- Press Release
- September 19, 2022
An Upper Limit On Late Accretion And Water Delivery In The Trappist-1 Exoplanet System
The Trappist-1 system contains seven roughly Earth-sized planets locked in a multi-resonant orbital configuration, which has enabled precise measurements of the planets’ masses and constrained their compositions.
Here we use the system’s fragile orbital structure to place robust upper limits on the planets’ bombardment histories. We use N-body simulations to show how perturbations from additional objects can break the multi-resonant configuration by either triggering dynamical instability or simply removing the planets from resonance. The planets cannot have interacted with more than ∼5% of an Earth mass (M⊕) in planetesimals — or a single rogue planet more massive than Earth’s Moon — without disrupting their resonant orbital structure. This implies an upper limit of 10−4 to 10−2M⊕ of late accretion on each planet since the dispersal of the system’s gaseous disk.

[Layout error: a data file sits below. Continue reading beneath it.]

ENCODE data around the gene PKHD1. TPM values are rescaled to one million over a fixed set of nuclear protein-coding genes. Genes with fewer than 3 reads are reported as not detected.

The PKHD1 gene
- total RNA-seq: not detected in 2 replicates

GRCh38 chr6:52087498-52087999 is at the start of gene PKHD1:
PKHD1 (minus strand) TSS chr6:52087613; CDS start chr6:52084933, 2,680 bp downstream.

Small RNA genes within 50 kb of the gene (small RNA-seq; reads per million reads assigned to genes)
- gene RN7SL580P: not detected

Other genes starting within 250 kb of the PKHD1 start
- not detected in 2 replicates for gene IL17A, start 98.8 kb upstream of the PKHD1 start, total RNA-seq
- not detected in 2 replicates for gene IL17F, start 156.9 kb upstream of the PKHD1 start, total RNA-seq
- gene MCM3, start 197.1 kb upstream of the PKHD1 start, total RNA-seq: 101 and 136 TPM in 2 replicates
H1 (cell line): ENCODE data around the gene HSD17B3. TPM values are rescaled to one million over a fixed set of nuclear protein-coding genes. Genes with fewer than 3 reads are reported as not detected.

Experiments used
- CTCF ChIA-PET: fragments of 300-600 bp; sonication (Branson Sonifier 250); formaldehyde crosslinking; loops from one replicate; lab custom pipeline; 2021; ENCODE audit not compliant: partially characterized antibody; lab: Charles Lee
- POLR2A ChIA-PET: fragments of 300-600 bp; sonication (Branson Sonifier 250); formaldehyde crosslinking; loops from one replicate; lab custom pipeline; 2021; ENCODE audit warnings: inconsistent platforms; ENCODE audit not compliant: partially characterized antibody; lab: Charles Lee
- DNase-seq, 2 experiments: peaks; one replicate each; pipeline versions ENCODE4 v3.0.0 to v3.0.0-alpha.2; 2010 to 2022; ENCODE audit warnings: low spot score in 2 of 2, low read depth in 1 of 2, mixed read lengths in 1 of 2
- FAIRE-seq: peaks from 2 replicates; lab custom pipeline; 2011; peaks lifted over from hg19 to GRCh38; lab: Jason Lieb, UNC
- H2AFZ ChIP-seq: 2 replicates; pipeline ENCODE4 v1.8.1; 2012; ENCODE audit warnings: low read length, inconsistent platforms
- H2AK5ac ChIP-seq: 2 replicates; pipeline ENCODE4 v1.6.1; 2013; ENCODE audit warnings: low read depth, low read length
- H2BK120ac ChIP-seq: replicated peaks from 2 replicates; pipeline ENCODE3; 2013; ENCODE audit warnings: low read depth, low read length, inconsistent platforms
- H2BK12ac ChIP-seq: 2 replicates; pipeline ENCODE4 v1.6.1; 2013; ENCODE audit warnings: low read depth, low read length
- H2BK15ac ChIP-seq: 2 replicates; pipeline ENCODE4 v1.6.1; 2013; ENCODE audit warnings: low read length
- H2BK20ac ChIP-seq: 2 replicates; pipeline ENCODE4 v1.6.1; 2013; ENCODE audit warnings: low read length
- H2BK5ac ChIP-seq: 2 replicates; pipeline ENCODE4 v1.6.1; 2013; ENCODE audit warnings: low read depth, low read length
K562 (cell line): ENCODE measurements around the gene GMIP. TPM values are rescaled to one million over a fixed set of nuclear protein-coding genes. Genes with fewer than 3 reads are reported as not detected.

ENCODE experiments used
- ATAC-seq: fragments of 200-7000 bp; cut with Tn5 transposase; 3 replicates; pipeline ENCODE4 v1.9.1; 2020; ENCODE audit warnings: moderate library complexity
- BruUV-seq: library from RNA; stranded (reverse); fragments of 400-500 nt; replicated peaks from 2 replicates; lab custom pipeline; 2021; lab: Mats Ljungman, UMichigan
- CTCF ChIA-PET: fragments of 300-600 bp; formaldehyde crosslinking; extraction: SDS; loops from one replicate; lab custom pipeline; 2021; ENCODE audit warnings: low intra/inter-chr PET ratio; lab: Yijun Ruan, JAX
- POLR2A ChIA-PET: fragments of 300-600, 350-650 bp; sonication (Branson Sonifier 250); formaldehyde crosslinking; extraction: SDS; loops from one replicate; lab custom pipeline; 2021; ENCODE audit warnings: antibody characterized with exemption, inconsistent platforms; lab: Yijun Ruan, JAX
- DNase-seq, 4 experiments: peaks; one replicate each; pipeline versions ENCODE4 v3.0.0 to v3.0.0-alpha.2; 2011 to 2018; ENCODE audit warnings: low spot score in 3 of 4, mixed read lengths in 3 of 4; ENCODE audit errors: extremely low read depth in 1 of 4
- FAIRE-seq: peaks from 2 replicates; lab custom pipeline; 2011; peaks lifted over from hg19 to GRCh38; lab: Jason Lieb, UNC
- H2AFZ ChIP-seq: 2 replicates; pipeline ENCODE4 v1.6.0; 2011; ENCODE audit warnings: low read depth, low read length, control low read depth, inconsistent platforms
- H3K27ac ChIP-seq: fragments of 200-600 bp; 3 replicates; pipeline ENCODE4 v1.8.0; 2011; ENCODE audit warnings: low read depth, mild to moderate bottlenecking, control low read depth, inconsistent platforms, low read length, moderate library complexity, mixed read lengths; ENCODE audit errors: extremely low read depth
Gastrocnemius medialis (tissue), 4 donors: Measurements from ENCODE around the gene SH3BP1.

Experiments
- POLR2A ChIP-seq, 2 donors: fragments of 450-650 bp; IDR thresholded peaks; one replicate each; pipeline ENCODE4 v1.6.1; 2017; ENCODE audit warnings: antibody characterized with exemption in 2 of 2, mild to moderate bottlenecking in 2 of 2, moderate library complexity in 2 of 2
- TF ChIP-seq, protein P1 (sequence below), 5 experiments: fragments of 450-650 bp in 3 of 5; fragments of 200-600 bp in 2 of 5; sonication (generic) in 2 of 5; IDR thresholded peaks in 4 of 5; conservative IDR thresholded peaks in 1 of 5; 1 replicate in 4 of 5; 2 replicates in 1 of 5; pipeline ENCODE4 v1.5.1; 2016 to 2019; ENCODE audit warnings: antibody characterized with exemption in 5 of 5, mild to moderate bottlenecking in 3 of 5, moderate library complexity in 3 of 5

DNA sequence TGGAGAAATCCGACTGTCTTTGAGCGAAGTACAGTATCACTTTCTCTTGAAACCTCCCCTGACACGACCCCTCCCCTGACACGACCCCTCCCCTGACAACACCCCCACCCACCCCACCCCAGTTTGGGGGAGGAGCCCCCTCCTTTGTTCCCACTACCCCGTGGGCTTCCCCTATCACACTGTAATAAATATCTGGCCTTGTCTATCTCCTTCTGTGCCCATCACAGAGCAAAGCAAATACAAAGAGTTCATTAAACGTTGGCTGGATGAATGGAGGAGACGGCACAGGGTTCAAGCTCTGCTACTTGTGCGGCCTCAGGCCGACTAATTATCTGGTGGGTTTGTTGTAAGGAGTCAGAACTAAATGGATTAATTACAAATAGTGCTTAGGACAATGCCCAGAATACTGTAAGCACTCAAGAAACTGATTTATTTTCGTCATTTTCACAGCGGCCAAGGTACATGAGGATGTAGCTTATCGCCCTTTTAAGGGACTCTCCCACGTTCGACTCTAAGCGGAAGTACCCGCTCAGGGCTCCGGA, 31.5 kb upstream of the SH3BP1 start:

This is comparable to or less than the late accretion on Earth after the Moon-forming impact, and demonstrates that the Trappist-1 planets’ growth was complete in just a few million years, roughly an order of magnitude faster than Earth’s. Our results imply that any large water reservoirs on the Trappist-1 planets must have been incorporated during their formation in the gaseous disk.
Sean N. Raymond, Andre Izidoro, Emeline Bolmont, Caroline Dorn, Franck Selsis, Martin Turbet, Eric Agol, Patrick Barth, Ludmila Carone, Rajdeep Dasgupta, Michael Gillon, Simon L. Grimm
Comments: Published in Nature Astronomy (Nov 25, 2021). This is the authors’ version including Methods and Supplementary Info
Subjects: Earth and Planetary Astrophysics (astro-ph.EP); Solar and Stellar Astrophysics (astro-ph.SR)
Cite as: arXiv:2111.13351 [astro-ph.EP] (or arXiv:2111.13351v1 [astro-ph.EP] for this version)
From: Sean Raymond
[v1] Fri, 26 Nov 2021 08:03:20 UTC (4,810 KB)